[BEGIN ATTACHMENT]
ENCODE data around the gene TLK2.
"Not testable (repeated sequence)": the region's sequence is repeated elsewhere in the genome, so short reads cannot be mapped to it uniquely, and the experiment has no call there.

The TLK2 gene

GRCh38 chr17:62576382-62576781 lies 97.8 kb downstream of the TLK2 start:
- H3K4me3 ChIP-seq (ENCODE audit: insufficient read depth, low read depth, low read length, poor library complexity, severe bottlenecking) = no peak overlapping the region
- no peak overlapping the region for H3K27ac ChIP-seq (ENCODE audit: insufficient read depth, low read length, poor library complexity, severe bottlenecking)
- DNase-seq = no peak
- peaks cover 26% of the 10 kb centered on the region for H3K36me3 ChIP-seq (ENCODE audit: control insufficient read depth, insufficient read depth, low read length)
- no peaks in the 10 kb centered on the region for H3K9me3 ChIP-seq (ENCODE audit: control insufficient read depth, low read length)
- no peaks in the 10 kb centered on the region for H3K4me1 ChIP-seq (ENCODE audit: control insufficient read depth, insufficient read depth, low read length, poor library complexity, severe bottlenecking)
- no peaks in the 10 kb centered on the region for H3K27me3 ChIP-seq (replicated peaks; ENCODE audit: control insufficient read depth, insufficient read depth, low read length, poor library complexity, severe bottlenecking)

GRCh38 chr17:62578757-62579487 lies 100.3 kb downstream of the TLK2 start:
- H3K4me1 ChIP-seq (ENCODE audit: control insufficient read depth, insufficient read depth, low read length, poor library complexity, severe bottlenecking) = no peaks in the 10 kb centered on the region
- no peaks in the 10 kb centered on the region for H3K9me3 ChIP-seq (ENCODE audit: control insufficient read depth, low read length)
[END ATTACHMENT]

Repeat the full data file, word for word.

ENCODE data around the gene TLK2.
"Not testable (repeated sequence)": the region's sequence is repeated elsewhere in the genome, so short reads cannot be mapped to it uniquely, and the experiment has no call there.

The TLK2 gene

GRCh38 chr17:62576382-62576781 lies 97.8 kb downstream of the TLK2 start:
- H3K4me3 ChIP-seq (ENCODE audit: insufficient read depth, low read depth, low read length, poor library complexity, severe bottlenecking) = no peak overlapping the region
- no peak overlapping the region for H3K27ac ChIP-seq (ENCODE audit: insufficient read depth, low read length, poor library complexity, severe bottlenecking)
- DNase-seq = no peak
- peaks cover 26% of the 10 kb centered on the region for H3K36me3 ChIP-seq (ENCODE audit: control insufficient read depth, insufficient read depth, low read length)
- no peaks in the 10 kb centered on the region for H3K9me3 ChIP-seq (ENCODE audit: control insufficient read depth, low read length)
- no peaks in the 10 kb centered on the region for H3K4me1 ChIP-seq (ENCODE audit: control insufficient read depth, insufficient read depth, low read length, poor library complexity, severe bottlenecking)
- no peaks in the 10 kb centered on the region for H3K27me3 ChIP-seq (replicated peaks; ENCODE audit: control insufficient read depth, insufficient read depth, low read length, poor library complexity, severe bottlenecking)

GRCh38 chr17:62578757-62579487 lies 100.3 kb downstream of the TLK2 start:
- H3K4me1 ChIP-seq (ENCODE audit: control insufficient read depth, insufficient read depth, low read length, poor library complexity, severe bottlenecking) = no peaks in the 10 kb centered on the region
- no peaks in the 10 kb centered on the region for H3K9me3 ChIP-seq (ENCODE audit: control insufficient read depth, low read length)